3. A pin out box to show which color wire goes to which pin in the housing.
    4. The length of the lead wires with tolerance from the motor egress point to the back side of the connector housing.
    5. Also include manufacturer’s part numbers for labels, sheathing, etc. If we do have this exact part number we will contact you to see if an alternative material will work in your application.
  • How much backlash can I expect from a linear actuator? Is there any way to compensate for it? +

    Typical backlash can be between .001" to .005" depending on the leadscrew pitch.
    Backlash can be compensated by using our optional Integrated or  External Anti-Backlash nuts.

  • If I use micro-stepping, will the accuracy of my system improve? What about the torque/force output? +

    No, if may even get worse as the rotor is now resting between poles. To improve the accuracy an encoder is required.
    The torque/force will be reduced by approximately be 20% to 30%.

  • I'm running the motor/actuator intermittently. Can I temporarily over drive the it for more torque/force output without damaging it? +

    Yes. You can apply twice the rated voltage using a L/R drive and twice the rated current using a Chopper drive. However, you should limit it to a max 25% duty cycle with a 75% off time.

  • My stepper motor/actuator appears to get extremely hot when in the static or holding position. Is this normal? +

    With rated current as holding current, the motor/actuator will have a 75c degree rise. This is indeed very hot, but normal. The motor/actuator has a class B insulation system (130c degree) rating. To minimize the heat rise try reducing the holding current 0.25 times the rated current.

    Video: My Stepper Motor Gets Extremely Hot When in the Static/Holding Position. Is That Normal?

  • What is the performance difference between unipolar and bipolar wired motors? +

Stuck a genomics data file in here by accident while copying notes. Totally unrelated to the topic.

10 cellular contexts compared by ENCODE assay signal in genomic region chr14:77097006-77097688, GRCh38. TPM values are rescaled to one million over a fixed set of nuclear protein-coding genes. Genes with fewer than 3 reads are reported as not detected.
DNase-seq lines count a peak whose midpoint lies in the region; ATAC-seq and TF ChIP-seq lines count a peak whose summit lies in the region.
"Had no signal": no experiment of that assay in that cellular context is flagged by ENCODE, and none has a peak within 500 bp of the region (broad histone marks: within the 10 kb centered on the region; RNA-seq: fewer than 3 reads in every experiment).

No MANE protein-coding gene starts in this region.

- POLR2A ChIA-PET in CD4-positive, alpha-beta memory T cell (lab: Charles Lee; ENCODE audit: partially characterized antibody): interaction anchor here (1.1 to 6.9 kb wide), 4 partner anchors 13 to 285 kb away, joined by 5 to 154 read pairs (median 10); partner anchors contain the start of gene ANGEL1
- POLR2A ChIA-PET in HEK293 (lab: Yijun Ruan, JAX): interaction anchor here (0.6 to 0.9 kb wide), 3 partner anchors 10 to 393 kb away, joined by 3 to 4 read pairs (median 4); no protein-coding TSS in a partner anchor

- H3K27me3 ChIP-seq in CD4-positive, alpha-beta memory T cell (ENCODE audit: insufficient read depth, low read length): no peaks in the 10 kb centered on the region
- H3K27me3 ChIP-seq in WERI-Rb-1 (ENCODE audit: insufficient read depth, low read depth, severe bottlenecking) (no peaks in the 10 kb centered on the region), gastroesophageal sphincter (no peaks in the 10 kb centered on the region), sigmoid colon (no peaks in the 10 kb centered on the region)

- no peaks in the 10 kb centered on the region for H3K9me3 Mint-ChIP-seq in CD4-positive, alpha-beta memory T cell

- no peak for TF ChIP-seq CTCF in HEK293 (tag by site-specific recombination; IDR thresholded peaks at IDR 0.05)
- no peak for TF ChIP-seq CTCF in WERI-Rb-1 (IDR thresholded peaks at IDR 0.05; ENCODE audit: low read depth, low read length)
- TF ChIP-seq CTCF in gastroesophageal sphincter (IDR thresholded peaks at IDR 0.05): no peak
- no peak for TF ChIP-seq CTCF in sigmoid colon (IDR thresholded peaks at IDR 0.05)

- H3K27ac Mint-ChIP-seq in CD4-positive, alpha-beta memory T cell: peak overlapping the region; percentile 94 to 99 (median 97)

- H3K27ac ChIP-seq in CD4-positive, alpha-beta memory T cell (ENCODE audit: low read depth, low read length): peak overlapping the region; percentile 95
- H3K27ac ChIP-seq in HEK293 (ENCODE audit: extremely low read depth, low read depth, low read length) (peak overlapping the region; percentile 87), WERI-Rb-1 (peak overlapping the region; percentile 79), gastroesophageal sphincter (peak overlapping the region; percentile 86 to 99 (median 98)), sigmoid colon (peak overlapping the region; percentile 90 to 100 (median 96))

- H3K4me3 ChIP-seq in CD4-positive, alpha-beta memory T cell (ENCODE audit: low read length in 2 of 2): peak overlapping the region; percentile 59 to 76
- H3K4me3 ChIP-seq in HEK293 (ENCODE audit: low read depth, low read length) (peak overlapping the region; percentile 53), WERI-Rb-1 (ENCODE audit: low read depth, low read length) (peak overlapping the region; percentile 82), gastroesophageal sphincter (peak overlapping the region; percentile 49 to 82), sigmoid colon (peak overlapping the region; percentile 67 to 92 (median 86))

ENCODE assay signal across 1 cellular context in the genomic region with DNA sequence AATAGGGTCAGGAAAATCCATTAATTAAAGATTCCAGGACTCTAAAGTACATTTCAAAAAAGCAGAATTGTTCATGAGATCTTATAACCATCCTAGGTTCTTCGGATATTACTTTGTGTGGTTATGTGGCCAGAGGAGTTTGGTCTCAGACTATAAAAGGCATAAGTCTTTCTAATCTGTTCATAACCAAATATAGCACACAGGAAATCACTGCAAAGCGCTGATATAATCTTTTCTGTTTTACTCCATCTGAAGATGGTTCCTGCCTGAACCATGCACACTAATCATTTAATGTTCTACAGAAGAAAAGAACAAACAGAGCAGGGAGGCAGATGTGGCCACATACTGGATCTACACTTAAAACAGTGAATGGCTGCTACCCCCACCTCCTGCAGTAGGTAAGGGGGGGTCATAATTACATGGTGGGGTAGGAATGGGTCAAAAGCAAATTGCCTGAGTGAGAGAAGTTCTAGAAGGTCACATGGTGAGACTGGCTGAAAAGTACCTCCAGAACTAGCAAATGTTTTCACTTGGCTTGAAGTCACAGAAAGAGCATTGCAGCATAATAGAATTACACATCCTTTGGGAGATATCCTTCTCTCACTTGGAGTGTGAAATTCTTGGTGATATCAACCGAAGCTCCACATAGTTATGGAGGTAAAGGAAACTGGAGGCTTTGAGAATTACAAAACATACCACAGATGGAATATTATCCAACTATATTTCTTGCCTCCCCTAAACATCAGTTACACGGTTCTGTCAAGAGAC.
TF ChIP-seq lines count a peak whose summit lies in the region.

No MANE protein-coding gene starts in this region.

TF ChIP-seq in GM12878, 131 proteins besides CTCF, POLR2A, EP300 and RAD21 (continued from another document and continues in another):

The bipolar will have about 30% more torque and force than that of the unipolar unit per given input power. Bipolar is typically the motor of choice.
  • The stepper motor seems to exhibit a lot of vibration in my application. What are some of the things I can do to correct it? +

    This could be resonance. In a Can-Stack motor the resonance range is 75 to 90 steps per second range and in the Hybrid motor within 140 to 200. Try starting your acceleration ramp at above these levels. Micro-stepping will also help through these ranges.
  • What is static torque and pull-out torque? +

    Static torque or pull-in torque is the amount of torque that a motor can overcome when starting from rest. Pull-out torque is the amount of torque it takes to stall the motor after it is running at speed.
  • When should I use a Chopper drive over a L/R drive? +

    The Chopper drive will result in about 30% higher output force and can achieve faster speeds. The L/R drive would be better used in low voltage battery applications.
  • Will I need to re-lubricate the leadscrew or shaft on the linear actuator? +

    The linear actuators are lubricated by the factory for the life of the product and do not need re-lubrication under normal operating circumstances.